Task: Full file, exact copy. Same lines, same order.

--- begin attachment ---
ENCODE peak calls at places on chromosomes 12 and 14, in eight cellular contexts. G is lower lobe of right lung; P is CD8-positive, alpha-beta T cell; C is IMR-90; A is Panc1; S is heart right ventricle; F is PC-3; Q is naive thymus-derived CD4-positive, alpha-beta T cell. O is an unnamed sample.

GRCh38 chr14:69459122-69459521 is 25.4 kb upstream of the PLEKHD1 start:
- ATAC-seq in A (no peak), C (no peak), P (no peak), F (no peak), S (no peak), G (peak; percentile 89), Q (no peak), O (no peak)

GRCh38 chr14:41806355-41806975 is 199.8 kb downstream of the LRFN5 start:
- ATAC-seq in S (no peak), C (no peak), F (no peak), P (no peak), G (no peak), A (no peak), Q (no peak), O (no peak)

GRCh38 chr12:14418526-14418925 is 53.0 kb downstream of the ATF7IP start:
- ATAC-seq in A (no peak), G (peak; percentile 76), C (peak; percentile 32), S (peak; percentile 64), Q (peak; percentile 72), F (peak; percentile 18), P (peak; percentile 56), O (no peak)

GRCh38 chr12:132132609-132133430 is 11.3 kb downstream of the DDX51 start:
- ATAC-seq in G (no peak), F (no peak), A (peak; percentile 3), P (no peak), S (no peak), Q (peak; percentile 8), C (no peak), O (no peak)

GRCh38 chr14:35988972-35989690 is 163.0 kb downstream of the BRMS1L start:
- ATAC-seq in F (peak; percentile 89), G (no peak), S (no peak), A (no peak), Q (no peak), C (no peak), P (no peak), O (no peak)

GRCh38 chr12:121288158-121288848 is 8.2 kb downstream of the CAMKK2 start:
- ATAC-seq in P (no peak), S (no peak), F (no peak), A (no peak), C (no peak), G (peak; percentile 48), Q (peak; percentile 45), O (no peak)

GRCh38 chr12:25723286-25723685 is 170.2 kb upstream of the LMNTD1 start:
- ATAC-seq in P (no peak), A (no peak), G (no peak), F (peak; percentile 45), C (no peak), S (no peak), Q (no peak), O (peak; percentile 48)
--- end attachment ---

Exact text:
ENCODE peak calls at places on chromosomes 12 and 14, in eight cellular contexts. G is lower lobe of right lung; P is CD8-positive, alpha-beta T cell; C is IMR-90; A is Panc1; S is heart right ventricle; F is PC-3; Q is naive thymus-derived CD4-positive, alpha-beta T cell. O is an unnamed sample.

GRCh38 chr14:69459122-69459521 is 25.4 kb upstream of the PLEKHD1 start:
- ATAC-seq in A (no peak), C (no peak), P (no peak), F (no peak), S (no peak), G (peak; percentile 89), Q (no peak), O (no peak)

GRCh38 chr14:41806355-41806975 is 199.8 kb downstream of the LRFN5 start:
- ATAC-seq in S (no peak), C (no peak), F (no peak), P (no peak), G (no peak), A (no peak), Q (no peak), O (no peak)

GRCh38 chr12:14418526-14418925 is 53.0 kb downstream of the ATF7IP start:
- ATAC-seq in A (no peak), G (peak; percentile 76), C (peak; percentile 32), S (peak; percentile 64), Q (peak; percentile 72), F (peak; percentile 18), P (peak; percentile 56), O (no peak)

GRCh38 chr12:132132609-132133430 is 11.3 kb downstream of the DDX51 start:
- ATAC-seq in G (no peak), F (no peak), A (peak; percentile 3), P (no peak), S (no peak), Q (peak; percentile 8), C (no peak), O (no peak)

GRCh38 chr14:35988972-35989690 is 163.0 kb downstream of the BRMS1L start:
- ATAC-seq in F (peak; percentile 89), G (no peak), S (no peak), A (no peak), Q (no peak), C (no peak), P (no peak), O (no peak)

GRCh38 chr12:121288158-121288848 is 8.2 kb downstream of the CAMKK2 start:
- ATAC-seq in P (no peak), S (no peak), F (no peak), A (no peak), C (no peak), G (peak; percentile 48), Q (peak; percentile 45), O (no peak)

GRCh38 chr12:25723286-25723685 is 170.2 kb upstream of the LMNTD1 start:
- ATAC-seq in P (no peak), A (no peak), G (no peak), F (peak; percentile 45), C (no peak), S (no peak), Q (no peak), O (peak; percentile 48)